DISCLAIMER: Nothing here should be taken as personal advice, financial or otherwise. No liability is accepted for third-party content, whether incorporated in or linked to this blog.

Gold, inflation and the Dow Jones Industrial Index

I give below two charts that look at how gold has fared since President Nixon de-linked it from the dollar in 1971. In inflation terms (as measured by the US CPI-U), gold now worth is almost twice as much as its long-term average; but in turn, the Dow is still running very high against gold.

It may or may not be the case that gold is overpriced (perhaps we should be looking at inflation as measured by average earned income, or GDP, or something else) but either way, the Dow is still extraordinarily high. It does indeed look as though there was a "new paradigm" from the early 1990s; but perhaps a dangerously misleading one. Will gold double? Will the Dow halve?





DISCLAIMER: Nothing here should be taken as personal advice, financial or otherwise. No liability is accepted for third-party content, whether incorporated in or linked to this blog.

Friday, August 20, 2010

Gold and Goldman Sachs

Republished from the Broad Oak Blog:

It appears that Goldman Sachs will simultaneously predict a rise in the value of gold, and a fall, depending on how valuable a client you are. Mind you, that could reflect the difference between the advice one gives to active traders as opposed to buy-and-holders, so it's not enough evidence to convict, I think.

I looked at gold's longer-term price history in February of last year, starting in 1971 when President Nixon finally severed the official link between the US dollar and the precious metal on which it used to be based. Since then, and adjusted for the American Consumer Price Index, gold has averaged 2.8 or 2.9 times its September 1971 price. I reproduce the graph below:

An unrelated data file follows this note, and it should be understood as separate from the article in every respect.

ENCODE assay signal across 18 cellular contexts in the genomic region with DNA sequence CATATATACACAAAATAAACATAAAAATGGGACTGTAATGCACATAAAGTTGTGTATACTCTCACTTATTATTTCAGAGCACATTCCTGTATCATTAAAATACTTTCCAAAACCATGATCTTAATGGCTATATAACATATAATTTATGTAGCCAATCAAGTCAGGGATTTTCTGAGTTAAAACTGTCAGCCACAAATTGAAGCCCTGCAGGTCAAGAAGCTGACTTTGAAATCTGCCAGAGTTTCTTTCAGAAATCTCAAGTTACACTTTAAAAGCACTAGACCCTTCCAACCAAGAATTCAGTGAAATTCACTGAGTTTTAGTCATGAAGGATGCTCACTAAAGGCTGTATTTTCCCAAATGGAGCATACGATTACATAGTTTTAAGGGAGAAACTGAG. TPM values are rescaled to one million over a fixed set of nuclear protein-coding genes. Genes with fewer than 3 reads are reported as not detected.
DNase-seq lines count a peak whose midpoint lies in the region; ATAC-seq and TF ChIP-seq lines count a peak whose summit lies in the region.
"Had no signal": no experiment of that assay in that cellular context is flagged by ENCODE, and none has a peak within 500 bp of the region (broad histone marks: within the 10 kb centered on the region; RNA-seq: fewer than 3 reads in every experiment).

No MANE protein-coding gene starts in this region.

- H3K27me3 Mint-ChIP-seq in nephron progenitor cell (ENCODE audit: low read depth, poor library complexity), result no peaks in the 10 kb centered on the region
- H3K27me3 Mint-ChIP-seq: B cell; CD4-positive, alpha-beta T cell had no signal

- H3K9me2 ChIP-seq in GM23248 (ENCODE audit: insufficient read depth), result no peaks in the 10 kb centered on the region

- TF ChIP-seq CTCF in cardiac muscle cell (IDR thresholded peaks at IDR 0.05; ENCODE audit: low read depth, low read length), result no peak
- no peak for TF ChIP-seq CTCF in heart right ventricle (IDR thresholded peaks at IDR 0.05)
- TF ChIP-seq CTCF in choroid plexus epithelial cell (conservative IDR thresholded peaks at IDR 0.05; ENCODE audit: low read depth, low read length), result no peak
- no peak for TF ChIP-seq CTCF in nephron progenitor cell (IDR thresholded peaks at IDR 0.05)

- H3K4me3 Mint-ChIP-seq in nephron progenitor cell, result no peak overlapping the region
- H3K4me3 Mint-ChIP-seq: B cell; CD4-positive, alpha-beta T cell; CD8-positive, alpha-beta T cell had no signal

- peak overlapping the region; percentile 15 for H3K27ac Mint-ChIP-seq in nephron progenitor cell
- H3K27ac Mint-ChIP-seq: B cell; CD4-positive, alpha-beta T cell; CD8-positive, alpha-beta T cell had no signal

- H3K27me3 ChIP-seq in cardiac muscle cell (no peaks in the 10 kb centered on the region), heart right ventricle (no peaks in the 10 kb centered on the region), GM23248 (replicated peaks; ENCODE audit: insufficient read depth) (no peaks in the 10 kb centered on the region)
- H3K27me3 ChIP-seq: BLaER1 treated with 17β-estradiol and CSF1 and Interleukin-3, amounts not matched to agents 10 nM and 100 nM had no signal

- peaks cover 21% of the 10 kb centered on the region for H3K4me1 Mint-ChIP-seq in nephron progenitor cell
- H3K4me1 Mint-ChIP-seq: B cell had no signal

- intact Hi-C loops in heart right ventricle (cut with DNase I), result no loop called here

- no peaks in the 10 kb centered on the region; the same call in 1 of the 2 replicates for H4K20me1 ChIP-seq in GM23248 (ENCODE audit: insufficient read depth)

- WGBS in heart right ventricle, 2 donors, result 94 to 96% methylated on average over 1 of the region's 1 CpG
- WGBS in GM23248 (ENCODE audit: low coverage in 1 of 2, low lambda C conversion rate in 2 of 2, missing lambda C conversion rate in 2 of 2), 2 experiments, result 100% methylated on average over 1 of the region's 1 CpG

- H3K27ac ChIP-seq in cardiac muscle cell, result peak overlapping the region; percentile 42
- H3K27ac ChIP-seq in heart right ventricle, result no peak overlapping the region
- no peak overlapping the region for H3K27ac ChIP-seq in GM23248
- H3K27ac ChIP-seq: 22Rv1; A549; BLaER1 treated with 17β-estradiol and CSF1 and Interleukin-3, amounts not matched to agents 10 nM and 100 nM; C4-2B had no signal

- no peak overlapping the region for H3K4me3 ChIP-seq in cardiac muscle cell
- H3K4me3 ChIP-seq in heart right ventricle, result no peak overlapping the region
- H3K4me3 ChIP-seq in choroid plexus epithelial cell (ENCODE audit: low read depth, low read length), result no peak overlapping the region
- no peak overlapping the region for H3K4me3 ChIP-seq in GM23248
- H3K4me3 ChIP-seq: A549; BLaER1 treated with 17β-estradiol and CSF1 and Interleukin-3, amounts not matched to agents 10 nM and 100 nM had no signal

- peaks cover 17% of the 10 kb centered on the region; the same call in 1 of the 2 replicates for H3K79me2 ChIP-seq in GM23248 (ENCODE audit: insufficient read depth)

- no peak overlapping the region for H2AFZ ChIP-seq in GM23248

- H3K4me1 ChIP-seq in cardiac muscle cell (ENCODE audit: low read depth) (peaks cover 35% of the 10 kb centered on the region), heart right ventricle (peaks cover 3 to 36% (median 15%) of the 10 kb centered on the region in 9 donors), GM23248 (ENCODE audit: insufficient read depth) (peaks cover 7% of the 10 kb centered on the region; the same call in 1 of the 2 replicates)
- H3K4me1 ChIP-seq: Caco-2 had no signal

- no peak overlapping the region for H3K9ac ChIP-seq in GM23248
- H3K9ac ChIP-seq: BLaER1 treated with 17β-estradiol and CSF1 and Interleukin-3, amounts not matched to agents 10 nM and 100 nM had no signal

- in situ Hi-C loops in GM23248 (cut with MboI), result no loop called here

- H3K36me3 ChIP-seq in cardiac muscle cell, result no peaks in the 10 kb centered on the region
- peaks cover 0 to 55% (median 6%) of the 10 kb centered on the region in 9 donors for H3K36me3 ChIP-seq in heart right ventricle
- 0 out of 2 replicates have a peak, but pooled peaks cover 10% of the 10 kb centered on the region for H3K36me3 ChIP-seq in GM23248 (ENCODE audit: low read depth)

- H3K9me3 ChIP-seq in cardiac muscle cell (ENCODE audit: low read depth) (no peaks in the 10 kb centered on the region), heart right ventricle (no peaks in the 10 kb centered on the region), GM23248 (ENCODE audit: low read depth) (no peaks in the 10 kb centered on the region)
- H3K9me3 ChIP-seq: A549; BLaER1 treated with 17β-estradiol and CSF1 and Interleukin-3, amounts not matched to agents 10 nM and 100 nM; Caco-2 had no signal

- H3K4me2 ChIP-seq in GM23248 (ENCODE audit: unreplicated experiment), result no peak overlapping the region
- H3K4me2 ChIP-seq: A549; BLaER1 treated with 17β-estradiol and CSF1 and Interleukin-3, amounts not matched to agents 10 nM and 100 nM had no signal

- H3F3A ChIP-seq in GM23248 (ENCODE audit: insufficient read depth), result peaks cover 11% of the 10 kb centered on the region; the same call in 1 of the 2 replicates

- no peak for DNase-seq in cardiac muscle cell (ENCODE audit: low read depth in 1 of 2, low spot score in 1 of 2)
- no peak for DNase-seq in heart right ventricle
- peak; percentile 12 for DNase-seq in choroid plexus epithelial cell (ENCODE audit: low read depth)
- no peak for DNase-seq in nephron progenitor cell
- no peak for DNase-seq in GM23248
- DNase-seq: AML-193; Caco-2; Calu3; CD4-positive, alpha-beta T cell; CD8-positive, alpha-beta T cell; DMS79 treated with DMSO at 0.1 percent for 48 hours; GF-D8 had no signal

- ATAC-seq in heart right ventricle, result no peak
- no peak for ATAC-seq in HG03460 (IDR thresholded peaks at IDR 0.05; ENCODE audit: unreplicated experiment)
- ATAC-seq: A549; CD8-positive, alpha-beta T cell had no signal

In September 1971, gold was trading at $42.02 per ounce, when the CPI index was at 40.8 . As I write, the New York spot price is $1,232.40 and July 2010's CPI figure is 218.011. So "in real terms" gold is now worth 5.49 times as much as in the autumn of 1971, i.e. nearly twice its long-term, inflation-adjusted trend.

As I've said before, we're now not looking at gold as a "good buy" because it's undervalued, which it isn't (it was, 10 years ago). Instead, it's assuming its role as a form of insurance against economic breakdown. I've noted recently, as doubtless you have too, how shops and internet sites have been springing up, offering to buy your gold. There must be a reason - though remember that these purchasers often don't give you the full melt-down value of your jewelry, so there's a profit margin for them already.

It may be a sign of the times, but that also means that it's a temporary phenomenon. Unless you're willing to keep a sharp eye out for price movements and can sell fairly quickly when you have made a gain, perhaps you should keep out of this speculative market.